Baroness Park of Monmouth

My Lords, given the fact that there have been detailed reports in The Times and in the Irish Times, which naturally have not been denied by Sinn Fein, can the Minister give the House an absolute assurance that no decision will be taken on any amnesty whatever to known murderers without the issue coming to Parliament for legislation? Surely, it is not an issue that can be dealt with by a quiet, private deal, particularly as, since the Weston Park agreement, we live in a different world. We have been required to put through Parliament a number of further terrorism Acts. In that context, the Americans cannot possibly take us seriously when we ask them to arrange for funding of the IRA to stop if at the same time we do this. I ask the noble and learned Lord to give the House an absolute assurance that there will be no action whatever on this matter that does not first come to Parliament.

Lord Williams of Mostyn

My Lords, I have read the reports in The Times, in the Irish Times, and in other newspapers. All of them appear to be inconsistent, one with another. I simply do not know from where they acquired the material. I have to be as straightforward as possible with the House. I repeat that no conclusions have been reached. Therefore, I cannot honourably give an affirmative answer to the question posed by the noble Baroness. However, I recognise the strength of the proposition that she puts forward, and I further recognize—I am happy to repeat that I recognise it—that what she has said would chime readily with a large number of noble Lords.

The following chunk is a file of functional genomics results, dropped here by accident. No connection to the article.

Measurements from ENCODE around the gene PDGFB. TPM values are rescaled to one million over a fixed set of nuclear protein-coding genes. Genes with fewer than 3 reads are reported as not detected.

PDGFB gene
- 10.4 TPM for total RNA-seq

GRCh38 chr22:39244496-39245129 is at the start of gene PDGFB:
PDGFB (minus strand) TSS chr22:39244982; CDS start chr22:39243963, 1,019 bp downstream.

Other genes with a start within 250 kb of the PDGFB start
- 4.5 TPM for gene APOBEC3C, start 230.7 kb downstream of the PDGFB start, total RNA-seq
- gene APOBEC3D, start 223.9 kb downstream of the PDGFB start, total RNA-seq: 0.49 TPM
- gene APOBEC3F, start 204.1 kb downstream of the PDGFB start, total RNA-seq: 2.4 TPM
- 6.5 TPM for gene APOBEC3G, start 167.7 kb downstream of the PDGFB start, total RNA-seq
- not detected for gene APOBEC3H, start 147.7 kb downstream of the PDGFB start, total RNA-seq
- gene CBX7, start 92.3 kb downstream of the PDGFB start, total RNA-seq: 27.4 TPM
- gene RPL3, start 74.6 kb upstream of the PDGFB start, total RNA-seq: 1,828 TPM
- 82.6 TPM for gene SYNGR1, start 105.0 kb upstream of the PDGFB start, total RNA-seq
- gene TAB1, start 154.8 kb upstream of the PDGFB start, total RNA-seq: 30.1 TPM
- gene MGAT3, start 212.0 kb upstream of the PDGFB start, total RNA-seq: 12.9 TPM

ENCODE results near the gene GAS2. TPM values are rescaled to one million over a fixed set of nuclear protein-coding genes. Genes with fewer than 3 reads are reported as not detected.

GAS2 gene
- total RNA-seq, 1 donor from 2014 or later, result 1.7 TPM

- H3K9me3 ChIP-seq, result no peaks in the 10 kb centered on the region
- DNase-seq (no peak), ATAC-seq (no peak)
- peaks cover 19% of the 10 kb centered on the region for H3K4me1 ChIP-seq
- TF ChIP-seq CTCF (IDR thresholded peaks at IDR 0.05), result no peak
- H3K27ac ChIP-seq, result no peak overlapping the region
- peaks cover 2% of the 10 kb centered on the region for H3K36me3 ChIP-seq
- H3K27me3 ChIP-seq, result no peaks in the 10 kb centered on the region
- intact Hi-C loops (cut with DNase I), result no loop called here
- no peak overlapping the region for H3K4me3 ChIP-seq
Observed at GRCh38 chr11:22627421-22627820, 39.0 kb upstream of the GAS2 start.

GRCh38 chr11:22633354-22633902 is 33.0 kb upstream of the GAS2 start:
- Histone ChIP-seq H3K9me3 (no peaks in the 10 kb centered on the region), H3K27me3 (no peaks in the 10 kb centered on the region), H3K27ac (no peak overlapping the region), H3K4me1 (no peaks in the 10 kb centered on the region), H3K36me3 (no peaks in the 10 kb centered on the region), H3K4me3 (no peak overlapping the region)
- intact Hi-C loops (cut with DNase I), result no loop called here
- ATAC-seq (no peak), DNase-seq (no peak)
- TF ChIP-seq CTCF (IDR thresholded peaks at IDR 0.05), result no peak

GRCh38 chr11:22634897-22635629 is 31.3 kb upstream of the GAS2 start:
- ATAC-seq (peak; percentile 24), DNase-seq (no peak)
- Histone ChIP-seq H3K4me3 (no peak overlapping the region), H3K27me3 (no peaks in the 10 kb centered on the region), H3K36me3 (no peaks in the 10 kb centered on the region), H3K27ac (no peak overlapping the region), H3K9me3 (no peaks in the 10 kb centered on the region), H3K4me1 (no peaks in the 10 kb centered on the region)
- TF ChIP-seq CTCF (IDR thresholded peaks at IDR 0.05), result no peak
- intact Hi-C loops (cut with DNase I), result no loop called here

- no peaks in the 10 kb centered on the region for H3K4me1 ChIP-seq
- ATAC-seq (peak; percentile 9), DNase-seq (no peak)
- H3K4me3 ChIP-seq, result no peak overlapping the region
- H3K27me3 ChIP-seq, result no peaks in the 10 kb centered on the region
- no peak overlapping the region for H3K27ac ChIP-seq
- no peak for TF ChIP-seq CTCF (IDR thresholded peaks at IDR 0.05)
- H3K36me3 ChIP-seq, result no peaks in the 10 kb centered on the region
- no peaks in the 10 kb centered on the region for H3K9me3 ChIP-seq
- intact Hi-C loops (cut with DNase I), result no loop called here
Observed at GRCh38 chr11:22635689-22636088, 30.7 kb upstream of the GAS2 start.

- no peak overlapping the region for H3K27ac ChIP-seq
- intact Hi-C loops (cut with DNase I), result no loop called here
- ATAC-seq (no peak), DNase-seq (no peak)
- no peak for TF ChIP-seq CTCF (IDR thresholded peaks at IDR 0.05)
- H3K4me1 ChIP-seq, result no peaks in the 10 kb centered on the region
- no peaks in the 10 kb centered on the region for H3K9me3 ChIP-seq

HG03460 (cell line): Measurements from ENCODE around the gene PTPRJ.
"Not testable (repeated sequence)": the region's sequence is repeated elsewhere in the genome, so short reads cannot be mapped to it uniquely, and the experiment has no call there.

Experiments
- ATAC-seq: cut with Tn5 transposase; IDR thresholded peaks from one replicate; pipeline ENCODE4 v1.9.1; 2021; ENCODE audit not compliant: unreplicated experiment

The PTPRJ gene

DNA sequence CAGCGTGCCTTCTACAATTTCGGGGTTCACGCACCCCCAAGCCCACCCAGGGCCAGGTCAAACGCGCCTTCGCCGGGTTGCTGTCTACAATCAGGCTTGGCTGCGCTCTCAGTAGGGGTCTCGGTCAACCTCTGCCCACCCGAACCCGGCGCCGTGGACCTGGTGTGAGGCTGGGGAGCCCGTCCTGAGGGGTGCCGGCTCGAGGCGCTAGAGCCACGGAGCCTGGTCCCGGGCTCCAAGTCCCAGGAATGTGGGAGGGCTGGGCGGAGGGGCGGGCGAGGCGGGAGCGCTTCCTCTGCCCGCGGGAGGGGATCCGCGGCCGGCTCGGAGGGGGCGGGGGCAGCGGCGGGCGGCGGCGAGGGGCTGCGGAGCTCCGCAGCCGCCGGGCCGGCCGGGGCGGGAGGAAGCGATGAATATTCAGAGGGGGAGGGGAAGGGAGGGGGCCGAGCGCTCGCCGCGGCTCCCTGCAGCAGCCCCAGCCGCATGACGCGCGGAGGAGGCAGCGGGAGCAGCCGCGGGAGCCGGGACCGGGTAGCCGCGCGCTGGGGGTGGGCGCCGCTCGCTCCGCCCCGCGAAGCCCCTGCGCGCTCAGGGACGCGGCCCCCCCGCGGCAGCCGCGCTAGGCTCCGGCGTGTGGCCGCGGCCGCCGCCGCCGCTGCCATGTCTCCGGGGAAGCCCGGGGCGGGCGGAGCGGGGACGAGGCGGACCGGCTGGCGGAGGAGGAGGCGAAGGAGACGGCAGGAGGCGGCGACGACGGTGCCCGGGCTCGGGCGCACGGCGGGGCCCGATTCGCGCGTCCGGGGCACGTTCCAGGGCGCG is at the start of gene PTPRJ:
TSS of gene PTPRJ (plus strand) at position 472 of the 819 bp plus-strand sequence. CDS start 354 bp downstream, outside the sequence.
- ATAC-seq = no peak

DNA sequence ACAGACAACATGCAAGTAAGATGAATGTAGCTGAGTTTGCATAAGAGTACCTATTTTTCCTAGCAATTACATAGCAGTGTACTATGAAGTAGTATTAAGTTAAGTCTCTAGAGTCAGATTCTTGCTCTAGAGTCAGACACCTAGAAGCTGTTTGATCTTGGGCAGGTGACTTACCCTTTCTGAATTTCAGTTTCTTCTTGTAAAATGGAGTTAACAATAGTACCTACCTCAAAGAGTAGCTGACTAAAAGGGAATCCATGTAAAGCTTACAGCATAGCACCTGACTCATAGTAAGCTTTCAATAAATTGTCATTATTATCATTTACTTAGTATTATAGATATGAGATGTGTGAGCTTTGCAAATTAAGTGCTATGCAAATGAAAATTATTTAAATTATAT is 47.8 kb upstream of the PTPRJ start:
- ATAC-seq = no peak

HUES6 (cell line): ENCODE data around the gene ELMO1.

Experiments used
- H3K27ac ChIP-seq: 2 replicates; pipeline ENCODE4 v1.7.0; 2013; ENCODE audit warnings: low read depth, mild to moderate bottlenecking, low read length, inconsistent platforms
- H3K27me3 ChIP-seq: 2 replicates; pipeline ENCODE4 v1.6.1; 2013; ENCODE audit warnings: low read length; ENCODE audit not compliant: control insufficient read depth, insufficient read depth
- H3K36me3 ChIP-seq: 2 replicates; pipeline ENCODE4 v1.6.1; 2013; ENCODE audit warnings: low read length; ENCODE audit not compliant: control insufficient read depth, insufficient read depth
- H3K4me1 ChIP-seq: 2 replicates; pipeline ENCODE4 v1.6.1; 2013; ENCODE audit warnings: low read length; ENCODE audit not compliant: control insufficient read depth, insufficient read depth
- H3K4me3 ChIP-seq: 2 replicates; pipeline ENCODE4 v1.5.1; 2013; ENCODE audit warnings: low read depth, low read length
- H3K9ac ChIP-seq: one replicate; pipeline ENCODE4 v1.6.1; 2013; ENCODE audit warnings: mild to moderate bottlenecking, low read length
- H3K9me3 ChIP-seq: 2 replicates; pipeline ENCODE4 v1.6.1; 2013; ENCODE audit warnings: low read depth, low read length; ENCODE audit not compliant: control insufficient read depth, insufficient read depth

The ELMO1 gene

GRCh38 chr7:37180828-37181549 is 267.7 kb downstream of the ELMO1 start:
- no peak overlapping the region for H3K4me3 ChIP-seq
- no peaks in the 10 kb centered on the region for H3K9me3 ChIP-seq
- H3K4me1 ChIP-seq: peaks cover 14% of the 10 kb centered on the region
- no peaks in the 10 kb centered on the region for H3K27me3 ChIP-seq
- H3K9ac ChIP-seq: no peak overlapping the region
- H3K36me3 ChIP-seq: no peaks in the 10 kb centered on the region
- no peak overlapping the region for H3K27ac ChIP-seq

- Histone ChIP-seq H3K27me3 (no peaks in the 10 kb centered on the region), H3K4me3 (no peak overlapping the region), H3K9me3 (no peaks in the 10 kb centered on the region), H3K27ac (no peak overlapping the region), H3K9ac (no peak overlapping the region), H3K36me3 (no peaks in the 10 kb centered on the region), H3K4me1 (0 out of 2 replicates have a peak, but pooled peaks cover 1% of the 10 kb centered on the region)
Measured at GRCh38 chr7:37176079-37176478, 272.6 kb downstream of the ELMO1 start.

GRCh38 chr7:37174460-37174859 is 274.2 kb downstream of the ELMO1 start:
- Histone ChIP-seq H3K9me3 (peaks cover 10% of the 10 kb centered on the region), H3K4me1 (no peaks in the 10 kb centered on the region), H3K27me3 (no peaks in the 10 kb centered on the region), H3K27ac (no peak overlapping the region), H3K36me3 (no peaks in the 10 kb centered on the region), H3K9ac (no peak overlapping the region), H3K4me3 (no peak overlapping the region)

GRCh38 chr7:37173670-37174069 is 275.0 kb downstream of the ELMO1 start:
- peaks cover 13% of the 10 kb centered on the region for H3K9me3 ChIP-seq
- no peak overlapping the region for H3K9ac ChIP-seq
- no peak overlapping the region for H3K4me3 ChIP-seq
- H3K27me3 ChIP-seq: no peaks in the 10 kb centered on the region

Lord Maginnis of Drumglass

My Lords, as someone who was present at Weston Park, from where the confusion about amnesties and other matters appears to have arisen, perhaps I may indicate that there was no agreement to which we, in the Ulster Unionist Party—major contributors to that extended weekend—were party. Does the Minister recognise that an unacceptable anomaly would arise if those who have escaped justice for many years were to be treated as though murder was not murder, as though crime was not crime and as though terrorism was not terrorism? No constitutional party that was present at Weston Park gave assent in any way—I emphasise, in any way—to anything that would lead to confusion or to misunderstanding or to an anomaly in respect of this matter.

Lord Williams of Mostyn

My Lords, the noble Lord. Lord Maginnis, is quite right in what he says. At Weston Park, in July last year, the Government of the United Kingdom and the Government of the Republic of Ireland put forward certain proposals. This issue is dealt with in one of those proposals—paragraph 20. On 1st August the party leaders were sent a document signed by Dr Reid and the Foreign Minister of the Republic of Ireland. So when the noble Lord, Lord Maginnis, says that those present did not sign up to the agreement, historically he is quite accurate.